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Math Help - Expected Value and Utility - Simple yet very confusing

  1. #1
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    Expected Value and Utility - Simple yet very confusing

    Hey there,
    I've been working on the following problem for a while now and I have done as much as I could, but I need your help to go any further.

    I used to love statistics and never thought I'd be asking for help, but rather figure out on my own but it has been 3 years since I've taken any math course/calculus.

    Suppose that you are risk averse, and that your utility of money is given by the log utility function:
    u(w) = log w , where w is money (or wealth). Remember, log means the natural logarithm.

    Consider a simple decision problem where you, as an investor, must decide how much of your wealth to allocate between a risky asset and a riskless asset. The riskless asset carries no risk, but no return—for example, stuffing cash under your mattress. The risky asset will return at rate rg with probability p (a good outcome), and rate rb with probability 1-p (a bad outcome). Therefore if your beginning wealth is w and if you invest x in the risky asset, where x could be anything between 0 and w, your two possible outcomes are to end up with either w + rgx or w + rbx.

    Part A:Suppose that p = 0.5, rg = 0.1, and rb = - 0.1. Regardless of your current wealth w, how much money will you allocate to the risky asset?


    My answer: .5(.1) + .5(-.1) = 0 = expected return of risky asset. The return on riskless asset is also 0, so a risk averse investor will allocate nothing to the risky asset.


    Part B: Suppose that your current wealth is w = 100; that rg = 0.1 and rb = - 0.1; and that p = 0.52 (so that the risky investment carries a positive expected return, but just barely). How much money x will you allocate to the risky asset if you wish to maximize expected utility?


    My answer: .52(100+.1x) + .48(100-.1x) = 100 + .004x = return. So in this case the return on risky asset is .004 and the return on riskless is still 0, as stated in problem. I said to maximize utility, you would allocate all the 100 to the risky asset. But I have a hunch its wrong b/c I need to use the log(w) function (utility of money) somehow, that's stated in the problem. Maybe take log of (100+.004x)..i am thrown off.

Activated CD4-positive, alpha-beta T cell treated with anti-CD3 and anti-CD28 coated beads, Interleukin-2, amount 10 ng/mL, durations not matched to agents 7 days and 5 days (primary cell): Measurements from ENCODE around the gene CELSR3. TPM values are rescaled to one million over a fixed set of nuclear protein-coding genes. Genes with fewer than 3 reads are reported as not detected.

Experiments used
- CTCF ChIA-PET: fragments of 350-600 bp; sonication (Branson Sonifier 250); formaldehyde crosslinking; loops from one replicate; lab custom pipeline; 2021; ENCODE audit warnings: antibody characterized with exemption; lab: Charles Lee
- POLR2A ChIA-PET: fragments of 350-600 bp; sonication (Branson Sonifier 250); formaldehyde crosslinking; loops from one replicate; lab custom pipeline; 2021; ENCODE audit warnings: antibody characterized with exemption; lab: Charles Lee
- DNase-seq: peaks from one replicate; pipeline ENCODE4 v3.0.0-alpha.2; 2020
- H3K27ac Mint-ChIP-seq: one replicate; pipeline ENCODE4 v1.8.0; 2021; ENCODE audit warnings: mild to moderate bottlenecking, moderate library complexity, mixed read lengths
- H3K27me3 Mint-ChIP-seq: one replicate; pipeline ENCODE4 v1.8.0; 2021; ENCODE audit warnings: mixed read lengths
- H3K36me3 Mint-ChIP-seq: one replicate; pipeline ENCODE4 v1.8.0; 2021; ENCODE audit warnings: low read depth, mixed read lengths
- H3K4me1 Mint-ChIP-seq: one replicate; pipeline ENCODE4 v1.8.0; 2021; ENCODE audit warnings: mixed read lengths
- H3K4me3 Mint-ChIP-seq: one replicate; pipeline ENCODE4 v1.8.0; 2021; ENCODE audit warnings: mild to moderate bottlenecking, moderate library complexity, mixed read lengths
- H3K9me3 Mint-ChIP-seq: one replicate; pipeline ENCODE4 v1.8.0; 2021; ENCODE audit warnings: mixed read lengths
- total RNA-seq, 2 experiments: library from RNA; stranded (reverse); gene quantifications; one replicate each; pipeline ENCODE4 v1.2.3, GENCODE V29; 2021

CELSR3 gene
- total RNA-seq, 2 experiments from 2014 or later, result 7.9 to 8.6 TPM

Before I fully understand how that utility function plays a role in Part B, there is no way I can start Part C.

    Part C: Imagine that the government levies a tax t on returns from all risky assets. Your after-tax wealth will therefore either w +(1 - t ) *rg x or w +(1 -t ) *rb x, with probabilities p and 1 -p, respectively. (A tax on a negative return is like a subsidy—just like, for example, the subsidy the IRS gives by allowing people to deduct investment losses from their taxable income.)

    1. Suppose that the tax rate is t = 0.1, and that the numbers are otherwise the same from Part B. If you
    wish to maximize expected utility, how much of your money x will you allocate to the risky asset now?
    What is the expected utility of this optimal allocation? Is it better or worse than the expected utility of
    the optimal allocation in the “no-tax” regime?

    2. Now suppose that the tax rate is even higher: t = 0.25, and that the numbers are otherwise the same